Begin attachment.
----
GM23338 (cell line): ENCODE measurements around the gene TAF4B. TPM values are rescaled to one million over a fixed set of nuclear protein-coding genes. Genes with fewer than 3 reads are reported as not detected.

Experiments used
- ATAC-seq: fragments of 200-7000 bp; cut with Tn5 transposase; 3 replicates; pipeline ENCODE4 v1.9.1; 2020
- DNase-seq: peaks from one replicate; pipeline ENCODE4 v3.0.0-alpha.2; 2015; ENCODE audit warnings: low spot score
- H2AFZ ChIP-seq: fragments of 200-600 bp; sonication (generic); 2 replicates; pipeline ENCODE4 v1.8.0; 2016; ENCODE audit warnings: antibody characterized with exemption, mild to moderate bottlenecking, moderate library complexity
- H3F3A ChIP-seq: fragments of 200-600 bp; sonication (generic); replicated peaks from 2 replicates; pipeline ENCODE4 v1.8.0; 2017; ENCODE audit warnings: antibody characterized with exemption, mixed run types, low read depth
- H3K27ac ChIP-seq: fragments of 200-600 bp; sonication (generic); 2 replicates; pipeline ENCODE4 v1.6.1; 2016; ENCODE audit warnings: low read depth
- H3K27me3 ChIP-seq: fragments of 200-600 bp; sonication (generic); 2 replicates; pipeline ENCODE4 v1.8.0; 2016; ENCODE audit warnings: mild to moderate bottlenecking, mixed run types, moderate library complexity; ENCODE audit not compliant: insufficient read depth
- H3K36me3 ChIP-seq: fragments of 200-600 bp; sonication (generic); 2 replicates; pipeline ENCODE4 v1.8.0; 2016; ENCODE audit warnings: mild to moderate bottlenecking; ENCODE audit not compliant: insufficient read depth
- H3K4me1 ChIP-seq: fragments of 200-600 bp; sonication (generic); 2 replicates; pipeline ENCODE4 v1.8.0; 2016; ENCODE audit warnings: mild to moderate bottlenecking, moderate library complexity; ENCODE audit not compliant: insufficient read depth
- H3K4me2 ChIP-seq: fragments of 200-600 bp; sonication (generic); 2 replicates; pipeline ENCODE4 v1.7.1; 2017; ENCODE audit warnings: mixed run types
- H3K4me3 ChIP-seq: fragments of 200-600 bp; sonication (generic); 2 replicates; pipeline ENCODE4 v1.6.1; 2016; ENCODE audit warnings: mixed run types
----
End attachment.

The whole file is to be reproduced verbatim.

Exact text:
GM23338 (cell line): ENCODE measurements around the gene TAF4B. TPM values are rescaled to one million over a fixed set of nuclear protein-coding genes. Genes with fewer than 3 reads are reported as not detected.

Experiments used
- ATAC-seq: fragments of 200-7000 bp; cut with Tn5 transposase; 3 replicates; pipeline ENCODE4 v1.9.1; 2020
- DNase-seq: peaks from one replicate; pipeline ENCODE4 v3.0.0-alpha.2; 2015; ENCODE audit warnings: low spot score
- H2AFZ ChIP-seq: fragments of 200-600 bp; sonication (generic); 2 replicates; pipeline ENCODE4 v1.8.0; 2016; ENCODE audit warnings: antibody characterized with exemption, mild to moderate bottlenecking, moderate library complexity
- H3F3A ChIP-seq: fragments of 200-600 bp; sonication (generic); replicated peaks from 2 replicates; pipeline ENCODE4 v1.8.0; 2017; ENCODE audit warnings: antibody characterized with exemption, mixed run types, low read depth
- H3K27ac ChIP-seq: fragments of 200-600 bp; sonication (generic); 2 replicates; pipeline ENCODE4 v1.6.1; 2016; ENCODE audit warnings: low read depth
- H3K27me3 ChIP-seq: fragments of 200-600 bp; sonication (generic); 2 replicates; pipeline ENCODE4 v1.8.0; 2016; ENCODE audit warnings: mild to moderate bottlenecking, mixed run types, moderate library complexity; ENCODE audit not compliant: insufficient read depth
- H3K36me3 ChIP-seq: fragments of 200-600 bp; sonication (generic); 2 replicates; pipeline ENCODE4 v1.8.0; 2016; ENCODE audit warnings: mild to moderate bottlenecking; ENCODE audit not compliant: insufficient read depth
- H3K4me1 ChIP-seq: fragments of 200-600 bp; sonication (generic); 2 replicates; pipeline ENCODE4 v1.8.0; 2016; ENCODE audit warnings: mild to moderate bottlenecking, moderate library complexity; ENCODE audit not compliant: insufficient read depth
- H3K4me2 ChIP-seq: fragments of 200-600 bp; sonication (generic); 2 replicates; pipeline ENCODE4 v1.7.1; 2017; ENCODE audit warnings: mixed run types
- H3K4me3 ChIP-seq: fragments of 200-600 bp; sonication (generic); 2 replicates; pipeline ENCODE4 v1.6.1; 2016; ENCODE audit warnings: mixed run types